Date of Award
Master of Science in Biomedical Engineering
The thesis describes the redevelopment, testing, and validation of a rein training device intended to help riders learn to guide a horse during hippotherapy sessions. The thesis aims to validate and verify that the forces read by the redeveloped rein simulator were operant within ± 150 grams of the actual weight applied, as well as to investigate the effect of temperature on the system. The simulator focuses on the use of the English style of riding that uses direct force from the reins to guide a horse to turn or stop. Data was collected by hanging weights from the load cells in the direction a rider would pull on the reins. The error of the system was found to range between ±30 grams for forces below 750 grams, ±50 grams for forces between 750 and 2500 grams, and as high as ±130 grams for forces greater than 2500 grams; therefore, the system operated within the specified ranges. Room temperature conditions were found to cause greater variability in the error of the system as opposed to higher or lower temperature conditions, but the errors were contained within tolerance thus verifying the device was effective for its intended therapeutic application.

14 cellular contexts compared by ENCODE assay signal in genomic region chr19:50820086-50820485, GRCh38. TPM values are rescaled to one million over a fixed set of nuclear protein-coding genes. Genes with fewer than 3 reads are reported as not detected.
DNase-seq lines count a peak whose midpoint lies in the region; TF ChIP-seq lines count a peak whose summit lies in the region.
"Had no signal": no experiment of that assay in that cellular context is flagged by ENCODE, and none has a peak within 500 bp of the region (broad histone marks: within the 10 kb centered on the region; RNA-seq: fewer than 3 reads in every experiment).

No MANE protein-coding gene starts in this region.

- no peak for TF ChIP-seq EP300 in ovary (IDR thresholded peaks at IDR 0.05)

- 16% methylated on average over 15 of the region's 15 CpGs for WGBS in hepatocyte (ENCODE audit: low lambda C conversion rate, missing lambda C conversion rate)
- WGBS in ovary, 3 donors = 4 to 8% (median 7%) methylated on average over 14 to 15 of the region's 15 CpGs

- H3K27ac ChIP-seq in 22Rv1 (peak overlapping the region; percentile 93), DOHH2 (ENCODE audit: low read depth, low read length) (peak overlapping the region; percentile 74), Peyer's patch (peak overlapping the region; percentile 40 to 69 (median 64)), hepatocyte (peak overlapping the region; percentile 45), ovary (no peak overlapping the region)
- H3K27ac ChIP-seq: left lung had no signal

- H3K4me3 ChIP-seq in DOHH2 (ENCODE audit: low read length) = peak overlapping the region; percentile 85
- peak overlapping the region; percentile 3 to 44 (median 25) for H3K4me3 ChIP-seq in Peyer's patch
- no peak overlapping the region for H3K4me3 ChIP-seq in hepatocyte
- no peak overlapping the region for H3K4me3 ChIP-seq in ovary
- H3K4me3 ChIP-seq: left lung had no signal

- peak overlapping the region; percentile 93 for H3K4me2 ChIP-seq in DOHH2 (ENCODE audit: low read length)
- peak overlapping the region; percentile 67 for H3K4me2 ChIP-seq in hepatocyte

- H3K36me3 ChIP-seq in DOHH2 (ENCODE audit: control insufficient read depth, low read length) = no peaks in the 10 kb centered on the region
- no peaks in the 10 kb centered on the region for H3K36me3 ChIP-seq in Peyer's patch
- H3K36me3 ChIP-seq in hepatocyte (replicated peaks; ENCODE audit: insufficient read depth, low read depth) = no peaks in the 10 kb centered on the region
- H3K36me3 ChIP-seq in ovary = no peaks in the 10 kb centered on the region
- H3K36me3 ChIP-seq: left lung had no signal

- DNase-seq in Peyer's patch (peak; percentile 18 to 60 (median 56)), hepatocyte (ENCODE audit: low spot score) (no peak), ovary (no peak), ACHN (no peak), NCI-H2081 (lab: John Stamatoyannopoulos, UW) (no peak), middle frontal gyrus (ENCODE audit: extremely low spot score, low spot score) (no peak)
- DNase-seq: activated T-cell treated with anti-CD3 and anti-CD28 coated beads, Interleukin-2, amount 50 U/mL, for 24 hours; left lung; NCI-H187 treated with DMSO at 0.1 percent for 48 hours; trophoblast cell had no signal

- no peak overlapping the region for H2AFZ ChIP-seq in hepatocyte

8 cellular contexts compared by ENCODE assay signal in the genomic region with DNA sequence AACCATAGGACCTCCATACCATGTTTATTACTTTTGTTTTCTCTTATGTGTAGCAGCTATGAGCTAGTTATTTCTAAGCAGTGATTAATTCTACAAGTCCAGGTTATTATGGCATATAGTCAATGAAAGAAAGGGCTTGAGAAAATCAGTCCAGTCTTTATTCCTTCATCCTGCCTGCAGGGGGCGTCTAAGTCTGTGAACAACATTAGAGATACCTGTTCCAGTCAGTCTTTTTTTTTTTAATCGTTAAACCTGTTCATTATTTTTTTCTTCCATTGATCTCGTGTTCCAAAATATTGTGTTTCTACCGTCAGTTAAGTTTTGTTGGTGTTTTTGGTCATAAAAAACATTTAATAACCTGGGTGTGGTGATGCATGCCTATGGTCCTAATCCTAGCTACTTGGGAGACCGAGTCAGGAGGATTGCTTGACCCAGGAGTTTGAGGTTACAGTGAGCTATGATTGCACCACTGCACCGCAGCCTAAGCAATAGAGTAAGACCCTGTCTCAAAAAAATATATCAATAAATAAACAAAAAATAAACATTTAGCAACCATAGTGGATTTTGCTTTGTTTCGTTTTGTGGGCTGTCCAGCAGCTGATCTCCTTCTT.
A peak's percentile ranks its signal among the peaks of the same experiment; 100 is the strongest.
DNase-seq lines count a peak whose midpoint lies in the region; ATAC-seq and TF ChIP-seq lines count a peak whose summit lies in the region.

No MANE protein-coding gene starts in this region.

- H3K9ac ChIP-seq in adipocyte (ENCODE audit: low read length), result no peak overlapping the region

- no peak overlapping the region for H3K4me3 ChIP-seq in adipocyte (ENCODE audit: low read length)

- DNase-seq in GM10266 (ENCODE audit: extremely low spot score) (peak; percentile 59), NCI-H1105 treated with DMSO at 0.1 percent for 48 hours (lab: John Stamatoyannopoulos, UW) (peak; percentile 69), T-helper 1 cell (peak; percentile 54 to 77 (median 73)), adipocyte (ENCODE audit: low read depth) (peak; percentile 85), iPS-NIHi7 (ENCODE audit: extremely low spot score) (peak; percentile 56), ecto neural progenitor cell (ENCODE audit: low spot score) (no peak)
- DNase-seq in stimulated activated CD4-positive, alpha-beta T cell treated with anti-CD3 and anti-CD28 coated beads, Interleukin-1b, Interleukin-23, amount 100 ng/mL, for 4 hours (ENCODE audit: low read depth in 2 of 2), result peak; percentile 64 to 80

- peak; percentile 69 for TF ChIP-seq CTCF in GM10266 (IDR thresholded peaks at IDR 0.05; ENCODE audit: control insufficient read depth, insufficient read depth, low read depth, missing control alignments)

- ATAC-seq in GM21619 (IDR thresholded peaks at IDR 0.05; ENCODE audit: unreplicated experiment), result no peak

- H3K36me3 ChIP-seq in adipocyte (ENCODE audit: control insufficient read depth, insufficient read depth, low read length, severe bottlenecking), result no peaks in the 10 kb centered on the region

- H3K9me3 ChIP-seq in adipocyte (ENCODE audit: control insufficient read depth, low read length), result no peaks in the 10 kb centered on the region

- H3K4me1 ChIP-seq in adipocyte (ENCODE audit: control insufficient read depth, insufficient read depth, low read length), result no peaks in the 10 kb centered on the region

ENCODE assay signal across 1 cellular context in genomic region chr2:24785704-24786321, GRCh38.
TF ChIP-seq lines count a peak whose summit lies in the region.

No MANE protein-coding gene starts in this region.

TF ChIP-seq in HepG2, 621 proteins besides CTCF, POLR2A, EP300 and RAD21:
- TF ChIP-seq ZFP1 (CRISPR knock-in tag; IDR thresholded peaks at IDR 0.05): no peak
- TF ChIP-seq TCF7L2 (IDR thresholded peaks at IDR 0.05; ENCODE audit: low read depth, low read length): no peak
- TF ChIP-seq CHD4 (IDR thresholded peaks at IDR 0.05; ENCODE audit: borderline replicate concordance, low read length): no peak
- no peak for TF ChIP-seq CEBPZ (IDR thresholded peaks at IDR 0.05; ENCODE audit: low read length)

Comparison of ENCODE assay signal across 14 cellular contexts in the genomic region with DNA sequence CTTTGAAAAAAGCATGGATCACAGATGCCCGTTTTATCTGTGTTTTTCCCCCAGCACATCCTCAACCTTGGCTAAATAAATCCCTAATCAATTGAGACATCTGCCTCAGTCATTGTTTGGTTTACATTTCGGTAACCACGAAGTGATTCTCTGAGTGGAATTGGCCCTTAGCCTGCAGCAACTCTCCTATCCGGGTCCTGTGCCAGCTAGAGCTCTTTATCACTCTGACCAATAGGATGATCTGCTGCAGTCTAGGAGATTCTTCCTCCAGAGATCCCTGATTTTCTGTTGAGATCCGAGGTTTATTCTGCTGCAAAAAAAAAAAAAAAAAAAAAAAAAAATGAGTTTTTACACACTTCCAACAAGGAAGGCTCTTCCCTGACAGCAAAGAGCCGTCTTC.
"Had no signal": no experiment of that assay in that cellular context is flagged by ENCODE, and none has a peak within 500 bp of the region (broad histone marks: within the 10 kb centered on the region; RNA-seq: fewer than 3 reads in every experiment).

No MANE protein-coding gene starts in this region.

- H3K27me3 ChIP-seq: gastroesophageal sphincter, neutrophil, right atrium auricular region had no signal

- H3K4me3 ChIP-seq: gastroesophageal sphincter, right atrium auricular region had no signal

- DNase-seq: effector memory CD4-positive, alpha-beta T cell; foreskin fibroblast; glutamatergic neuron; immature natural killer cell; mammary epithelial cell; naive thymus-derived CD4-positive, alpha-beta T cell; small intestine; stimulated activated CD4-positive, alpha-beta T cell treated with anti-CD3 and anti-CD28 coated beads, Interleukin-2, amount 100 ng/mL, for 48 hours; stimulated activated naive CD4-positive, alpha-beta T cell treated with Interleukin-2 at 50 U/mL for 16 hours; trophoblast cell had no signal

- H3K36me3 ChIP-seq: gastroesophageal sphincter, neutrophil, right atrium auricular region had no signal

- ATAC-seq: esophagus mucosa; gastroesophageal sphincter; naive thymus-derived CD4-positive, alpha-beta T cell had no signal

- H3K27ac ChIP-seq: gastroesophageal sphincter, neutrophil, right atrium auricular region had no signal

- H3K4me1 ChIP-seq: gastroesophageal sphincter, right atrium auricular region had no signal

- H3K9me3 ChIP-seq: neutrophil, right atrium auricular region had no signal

Sanchez, Sonia, "Verification and Validation of Forces from Hippotherapy Rein Simulator" (2018). Graduate Theses - Biology & Biomedical Engineering. 8.